Space Place had the honour of hosting a worldwide screening of Ngā Tohunga Whakatere - The Navigators, simultaneously broadcasting around the world as part of Matariki celebrations as rights to screen the film are being purchased by planetarium internationally.
Ambassadors, voyagers, scientists, and representatives from countries including Sweden, the Netherlands, Hawaii, Tahiti, Fiji, Rarotonga, Australia and Aotearoa joined community and cultural leaders for the special screening followed by an international Zoom hui.
Discussions are currently underway with several planetariums worldwide about licencing Ngā Tohunga Whakatere - The Navigators. So far, the film has been licensed to Stardome in Auckland, two Hawaiian planetariums – Bishop Museum and Imiloa Astromy Centre – along with Launceston Planetarium, in Tasmania.
The Zoom hui was a way of acknowledging the power of indigenous knowledge and building understanding between Pacific nations on the first-ever Matariki public holiday. The session kicked off at 12pm, NZ time, where all participants simultaneously watched Ngā Tohunga Whakatere - The Navigators.
Lawrence Wharerau, who plays a navigator in Ngā Tohunga Whakatere - The Navigators, then hosted the Zoom hui which included the waka voyager community including Pacific Master Navigator Jack Thatcher (Ngāti Ranginui, Ngāi Te Rangi, Ngāti Pūkenga, Te Aitanga-a-Hauiti, Ngāti Awa) who Zoomed in from Tauranga, along with Tikanga Joe Harawira (Ngāi Te Rangi, Ngāti Awa, Ngāti Maniapoto, Tuhourangi).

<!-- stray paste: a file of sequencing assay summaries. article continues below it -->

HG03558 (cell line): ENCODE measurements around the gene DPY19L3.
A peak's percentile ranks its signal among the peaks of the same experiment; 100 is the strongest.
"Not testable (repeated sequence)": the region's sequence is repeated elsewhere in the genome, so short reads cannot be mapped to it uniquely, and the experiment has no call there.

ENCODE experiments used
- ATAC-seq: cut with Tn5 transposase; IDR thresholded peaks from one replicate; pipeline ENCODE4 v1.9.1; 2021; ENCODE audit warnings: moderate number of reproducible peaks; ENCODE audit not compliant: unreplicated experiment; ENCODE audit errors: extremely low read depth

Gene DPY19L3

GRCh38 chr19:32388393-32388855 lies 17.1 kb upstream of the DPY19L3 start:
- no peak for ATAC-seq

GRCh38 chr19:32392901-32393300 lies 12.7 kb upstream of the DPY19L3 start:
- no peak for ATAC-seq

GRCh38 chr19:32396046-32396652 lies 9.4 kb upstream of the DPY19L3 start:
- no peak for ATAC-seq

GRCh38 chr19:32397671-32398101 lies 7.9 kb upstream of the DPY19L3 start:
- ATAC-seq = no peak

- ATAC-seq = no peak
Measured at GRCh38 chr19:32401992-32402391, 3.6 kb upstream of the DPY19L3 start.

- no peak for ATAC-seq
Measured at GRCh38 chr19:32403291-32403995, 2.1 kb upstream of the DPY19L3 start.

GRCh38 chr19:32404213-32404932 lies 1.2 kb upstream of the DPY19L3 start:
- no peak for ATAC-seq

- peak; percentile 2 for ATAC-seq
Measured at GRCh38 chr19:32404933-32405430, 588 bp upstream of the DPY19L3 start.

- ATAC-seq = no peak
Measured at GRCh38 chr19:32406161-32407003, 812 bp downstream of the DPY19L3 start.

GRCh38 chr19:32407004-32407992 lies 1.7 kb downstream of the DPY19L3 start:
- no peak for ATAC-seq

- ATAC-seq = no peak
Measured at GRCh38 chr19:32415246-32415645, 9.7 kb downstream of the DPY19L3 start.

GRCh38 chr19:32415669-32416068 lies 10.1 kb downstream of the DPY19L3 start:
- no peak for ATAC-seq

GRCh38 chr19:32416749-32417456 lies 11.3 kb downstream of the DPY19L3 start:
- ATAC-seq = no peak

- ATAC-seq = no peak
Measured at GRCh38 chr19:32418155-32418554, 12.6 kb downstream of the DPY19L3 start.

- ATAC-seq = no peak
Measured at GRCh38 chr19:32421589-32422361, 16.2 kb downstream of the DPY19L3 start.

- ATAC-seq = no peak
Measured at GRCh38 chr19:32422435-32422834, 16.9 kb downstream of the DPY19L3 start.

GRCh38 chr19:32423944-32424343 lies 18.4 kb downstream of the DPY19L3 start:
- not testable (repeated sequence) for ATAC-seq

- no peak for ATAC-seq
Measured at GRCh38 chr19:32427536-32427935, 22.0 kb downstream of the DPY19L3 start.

Other participants included the Bishop Museum in Hawaii who shared their traditional voyaging and lunar calendar insights, while participants also heard from Sweden and their traditions in relation to Pleiades, the Matariki star cluster as it’s known in other parts of the world. Two Australian planetariums, also joined with Launceston Planetarium in Tasmania recently purchasing a license to screen Ngā Tohunga Whakatere - The Navigators.
Director Lala Rolls, who helped organise the event in conjunction with Wellington UNESCO City of Film, said it was amazing to hear the echo of our ancestors and their migrations in the sounds of our Māori and Pacific languages and in our understanding of skies, ocean and land. “To recognise the common experience of all sailors and islanders and to see new connections and practices grow from this seed.”
“I want to acknowledge that this could not have happened without the support and visionary capability of Experience Wellington, the organisation that executive produced and co-produced the film. And with the support of their wonderful planetarium, Space Place, that clings to a windy hill-top in Wellington, Aotearoa New Zealand.”